Long before someone coined the word “globalization” it was being lived out in a human challenge dating back to the dawn of civilization — one now dazzling and inspiring the world from across the pond.
Even sports haters, and folk who don’t know curling from a curling iron, love the Olympics because they capture under one roof the ideals we’ve grappled unsuccessfully with throughout human history, including respect, regard, humility, fair play, friendship.
The games remind us that even in tough times the human spirit is unquenchable and unconquerable, and shines when it’s shared through physical contact. They demonstrate our primal need to be appreciated and rewarded for doing our best, while proving that people and nations can ditch their differences and duke it out in friendly competition to make the world a better place.
Olympians are in a class of their own. They define themselves through their mastery and skill, not by their nationality, ethnicity, politics, or gender. Their ability to rise above the fray and go for the gold endears them to us and makes every last one a champion — medal or not.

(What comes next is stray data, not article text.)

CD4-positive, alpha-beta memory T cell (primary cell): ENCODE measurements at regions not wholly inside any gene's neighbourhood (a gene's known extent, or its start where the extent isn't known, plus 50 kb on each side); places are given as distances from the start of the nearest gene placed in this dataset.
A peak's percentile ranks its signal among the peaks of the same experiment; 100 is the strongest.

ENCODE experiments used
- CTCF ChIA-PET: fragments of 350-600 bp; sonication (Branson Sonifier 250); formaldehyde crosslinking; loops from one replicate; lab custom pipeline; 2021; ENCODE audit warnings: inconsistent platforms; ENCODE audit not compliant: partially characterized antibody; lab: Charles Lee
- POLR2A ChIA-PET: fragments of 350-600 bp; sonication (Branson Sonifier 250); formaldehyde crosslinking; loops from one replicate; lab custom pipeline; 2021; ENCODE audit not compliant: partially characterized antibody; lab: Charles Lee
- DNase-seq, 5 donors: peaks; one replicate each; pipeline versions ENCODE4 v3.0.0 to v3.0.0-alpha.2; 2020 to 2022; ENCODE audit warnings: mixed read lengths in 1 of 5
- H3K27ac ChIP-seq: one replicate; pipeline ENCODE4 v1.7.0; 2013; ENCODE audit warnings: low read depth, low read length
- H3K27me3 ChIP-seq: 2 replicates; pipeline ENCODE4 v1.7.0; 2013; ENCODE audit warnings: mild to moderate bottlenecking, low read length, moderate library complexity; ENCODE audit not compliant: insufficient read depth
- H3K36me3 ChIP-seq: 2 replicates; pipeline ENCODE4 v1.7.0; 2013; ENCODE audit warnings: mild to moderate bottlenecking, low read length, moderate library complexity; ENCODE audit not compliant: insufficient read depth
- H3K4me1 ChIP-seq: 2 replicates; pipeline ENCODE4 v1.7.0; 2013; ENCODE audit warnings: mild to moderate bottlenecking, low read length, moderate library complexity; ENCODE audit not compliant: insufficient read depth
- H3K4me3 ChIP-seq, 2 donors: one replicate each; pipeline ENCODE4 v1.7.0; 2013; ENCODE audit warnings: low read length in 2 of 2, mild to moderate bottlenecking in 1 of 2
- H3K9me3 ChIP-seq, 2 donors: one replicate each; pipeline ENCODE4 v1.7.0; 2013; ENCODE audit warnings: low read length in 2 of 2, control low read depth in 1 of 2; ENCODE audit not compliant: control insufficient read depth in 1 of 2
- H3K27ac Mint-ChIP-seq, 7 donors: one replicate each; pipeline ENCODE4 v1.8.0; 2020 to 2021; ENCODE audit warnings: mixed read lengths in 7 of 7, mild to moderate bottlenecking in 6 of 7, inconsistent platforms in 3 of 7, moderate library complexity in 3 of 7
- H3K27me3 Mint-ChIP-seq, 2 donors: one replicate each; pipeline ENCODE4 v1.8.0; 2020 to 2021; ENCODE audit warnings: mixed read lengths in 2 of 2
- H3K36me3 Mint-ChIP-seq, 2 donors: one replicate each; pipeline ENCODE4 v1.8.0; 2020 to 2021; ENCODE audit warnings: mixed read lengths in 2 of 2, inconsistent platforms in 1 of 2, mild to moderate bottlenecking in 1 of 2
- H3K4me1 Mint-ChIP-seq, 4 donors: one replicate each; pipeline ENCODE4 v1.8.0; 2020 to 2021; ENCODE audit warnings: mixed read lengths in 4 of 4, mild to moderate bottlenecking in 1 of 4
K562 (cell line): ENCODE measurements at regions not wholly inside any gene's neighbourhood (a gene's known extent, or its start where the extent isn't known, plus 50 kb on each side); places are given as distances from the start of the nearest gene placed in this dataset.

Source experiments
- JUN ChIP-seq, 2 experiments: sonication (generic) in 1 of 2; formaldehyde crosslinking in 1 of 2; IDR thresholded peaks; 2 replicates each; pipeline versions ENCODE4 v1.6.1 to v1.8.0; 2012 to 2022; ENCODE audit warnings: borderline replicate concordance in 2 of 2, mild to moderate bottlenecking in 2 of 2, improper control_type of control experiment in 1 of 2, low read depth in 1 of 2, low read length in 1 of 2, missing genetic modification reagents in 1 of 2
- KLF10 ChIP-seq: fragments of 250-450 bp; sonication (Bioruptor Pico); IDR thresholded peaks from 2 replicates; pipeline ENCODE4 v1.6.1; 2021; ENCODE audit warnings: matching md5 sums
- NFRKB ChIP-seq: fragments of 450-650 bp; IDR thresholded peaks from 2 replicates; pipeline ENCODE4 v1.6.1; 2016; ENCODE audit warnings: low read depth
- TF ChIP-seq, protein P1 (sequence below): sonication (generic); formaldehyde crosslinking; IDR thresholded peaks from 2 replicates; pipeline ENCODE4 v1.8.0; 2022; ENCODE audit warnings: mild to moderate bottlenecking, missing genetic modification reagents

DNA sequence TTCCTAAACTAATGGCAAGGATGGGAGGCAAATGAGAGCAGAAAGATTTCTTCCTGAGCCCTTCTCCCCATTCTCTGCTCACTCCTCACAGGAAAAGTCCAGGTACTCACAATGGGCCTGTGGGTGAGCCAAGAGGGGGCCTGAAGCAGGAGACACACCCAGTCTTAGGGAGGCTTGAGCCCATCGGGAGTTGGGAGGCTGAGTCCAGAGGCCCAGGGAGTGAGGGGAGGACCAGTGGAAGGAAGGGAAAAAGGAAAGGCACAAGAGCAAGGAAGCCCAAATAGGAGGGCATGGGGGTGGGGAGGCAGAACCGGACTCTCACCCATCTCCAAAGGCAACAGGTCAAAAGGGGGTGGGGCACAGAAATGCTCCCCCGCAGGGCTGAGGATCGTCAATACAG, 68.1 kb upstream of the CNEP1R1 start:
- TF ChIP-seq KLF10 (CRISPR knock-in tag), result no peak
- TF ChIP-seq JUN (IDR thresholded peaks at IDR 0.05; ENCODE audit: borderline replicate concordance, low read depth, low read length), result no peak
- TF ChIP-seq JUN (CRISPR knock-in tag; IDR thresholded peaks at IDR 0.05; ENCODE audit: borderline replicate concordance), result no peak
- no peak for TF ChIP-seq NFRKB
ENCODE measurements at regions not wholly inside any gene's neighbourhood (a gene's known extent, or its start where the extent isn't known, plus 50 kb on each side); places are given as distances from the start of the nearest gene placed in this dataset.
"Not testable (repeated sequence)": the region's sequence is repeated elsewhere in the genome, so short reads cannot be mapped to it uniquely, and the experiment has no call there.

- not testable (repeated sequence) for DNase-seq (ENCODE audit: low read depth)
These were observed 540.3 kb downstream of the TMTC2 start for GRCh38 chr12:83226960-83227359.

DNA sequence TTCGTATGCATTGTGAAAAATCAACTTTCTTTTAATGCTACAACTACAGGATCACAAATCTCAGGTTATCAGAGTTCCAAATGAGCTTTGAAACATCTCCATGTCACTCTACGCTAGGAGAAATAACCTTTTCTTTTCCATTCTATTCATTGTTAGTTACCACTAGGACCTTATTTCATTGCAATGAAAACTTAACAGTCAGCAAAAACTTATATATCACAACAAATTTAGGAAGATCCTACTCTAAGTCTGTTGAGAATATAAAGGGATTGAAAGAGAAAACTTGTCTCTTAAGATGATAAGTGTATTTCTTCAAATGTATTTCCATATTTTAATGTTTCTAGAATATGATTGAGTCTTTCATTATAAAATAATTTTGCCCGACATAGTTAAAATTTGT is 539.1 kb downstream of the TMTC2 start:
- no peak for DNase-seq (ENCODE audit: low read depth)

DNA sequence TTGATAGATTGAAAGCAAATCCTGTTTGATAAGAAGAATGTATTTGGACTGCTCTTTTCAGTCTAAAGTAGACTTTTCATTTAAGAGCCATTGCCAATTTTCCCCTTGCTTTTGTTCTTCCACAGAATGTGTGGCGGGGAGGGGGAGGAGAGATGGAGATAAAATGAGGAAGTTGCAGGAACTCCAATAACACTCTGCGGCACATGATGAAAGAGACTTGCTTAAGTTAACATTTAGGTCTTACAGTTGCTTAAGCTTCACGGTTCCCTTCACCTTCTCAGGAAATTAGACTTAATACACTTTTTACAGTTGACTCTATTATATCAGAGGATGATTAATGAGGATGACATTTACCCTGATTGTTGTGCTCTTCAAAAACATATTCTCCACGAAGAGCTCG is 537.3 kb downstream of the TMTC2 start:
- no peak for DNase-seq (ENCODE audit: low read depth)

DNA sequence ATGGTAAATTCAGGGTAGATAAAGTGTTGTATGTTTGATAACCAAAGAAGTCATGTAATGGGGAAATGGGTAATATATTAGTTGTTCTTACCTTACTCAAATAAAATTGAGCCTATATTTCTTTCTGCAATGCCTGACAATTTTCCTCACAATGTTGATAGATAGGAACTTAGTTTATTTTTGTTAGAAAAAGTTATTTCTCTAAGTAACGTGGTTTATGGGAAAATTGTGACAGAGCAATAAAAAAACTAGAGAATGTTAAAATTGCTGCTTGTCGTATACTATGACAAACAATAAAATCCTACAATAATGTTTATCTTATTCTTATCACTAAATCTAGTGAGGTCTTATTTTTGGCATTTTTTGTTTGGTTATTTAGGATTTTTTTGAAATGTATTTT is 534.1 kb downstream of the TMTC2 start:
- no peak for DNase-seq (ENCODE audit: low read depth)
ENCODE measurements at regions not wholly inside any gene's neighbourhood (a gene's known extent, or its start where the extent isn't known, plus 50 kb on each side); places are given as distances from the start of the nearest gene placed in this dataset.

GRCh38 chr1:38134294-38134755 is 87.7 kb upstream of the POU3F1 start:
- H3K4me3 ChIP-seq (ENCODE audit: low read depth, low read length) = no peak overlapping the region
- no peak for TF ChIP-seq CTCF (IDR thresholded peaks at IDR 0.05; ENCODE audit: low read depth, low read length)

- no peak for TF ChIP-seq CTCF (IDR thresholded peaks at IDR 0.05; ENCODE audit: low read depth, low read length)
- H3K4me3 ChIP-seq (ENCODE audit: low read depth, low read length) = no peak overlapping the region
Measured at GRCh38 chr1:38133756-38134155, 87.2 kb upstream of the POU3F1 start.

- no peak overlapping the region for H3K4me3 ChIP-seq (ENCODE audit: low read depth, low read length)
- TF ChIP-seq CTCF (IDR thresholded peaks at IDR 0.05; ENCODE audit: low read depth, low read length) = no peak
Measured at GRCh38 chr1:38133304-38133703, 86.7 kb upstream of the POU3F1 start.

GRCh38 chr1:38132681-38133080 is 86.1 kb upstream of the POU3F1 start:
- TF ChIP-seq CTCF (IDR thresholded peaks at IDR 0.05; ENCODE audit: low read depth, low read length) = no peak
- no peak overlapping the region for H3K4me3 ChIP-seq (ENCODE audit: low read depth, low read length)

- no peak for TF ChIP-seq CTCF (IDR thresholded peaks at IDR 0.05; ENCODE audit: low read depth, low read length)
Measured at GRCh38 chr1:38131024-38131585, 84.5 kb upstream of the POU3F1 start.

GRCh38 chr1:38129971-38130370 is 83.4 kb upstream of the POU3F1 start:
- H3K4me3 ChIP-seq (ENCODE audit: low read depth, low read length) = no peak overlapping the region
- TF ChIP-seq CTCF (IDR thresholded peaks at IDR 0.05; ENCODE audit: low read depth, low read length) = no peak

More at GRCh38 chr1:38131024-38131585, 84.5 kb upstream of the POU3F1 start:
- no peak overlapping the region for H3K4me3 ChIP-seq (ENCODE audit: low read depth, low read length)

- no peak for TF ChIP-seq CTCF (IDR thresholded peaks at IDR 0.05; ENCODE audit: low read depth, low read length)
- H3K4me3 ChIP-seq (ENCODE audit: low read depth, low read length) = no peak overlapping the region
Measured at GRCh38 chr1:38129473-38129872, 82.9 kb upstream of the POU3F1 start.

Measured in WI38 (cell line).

All is well with the world as long as we have the Olympics. They take the athlete and the fan on a thrilling trek to the apex of physical feat and endurance, like no other tournament.
The first games were played in Olympia, Greece, in 776 BC, but petered out soon after. Baron Pierre de Coubertin of France revived them in April 1896 as the athletic equivalent to a peace movement, offering 42 events in nine sports, and attracting 245 athletes from America, Great Britain, and 11 other countries.
Olympic athletes tough it out to hone their chops and earn their bragging rights.
They train like super humans to test their limits in grueling physical contests that eclipse our finest mental accomplishments. It’s harder to stretch the frontiers of the body than of the mind. That’s why we’re more electrified by the sight of gymnasts swirling on high beams like ribbons, swimmers gliding through water like fish, and high-jumpers soaring through the air like eagles, than by the discovery of the Higgs boson particle — even if it does usher in the advent of teleportation.
It’s also why cereal companies want super-swimmer Michael Phelps on their box of flakes instead of brainpot Peter Higgs.
Humans live and die to win, and competition is the juice that separates the awesome from the absolute — whether in a sports arena, a conference room, a back alley, or a battlefield.
Nowhere is that better personified than at the greatest sports spectacle on earth.
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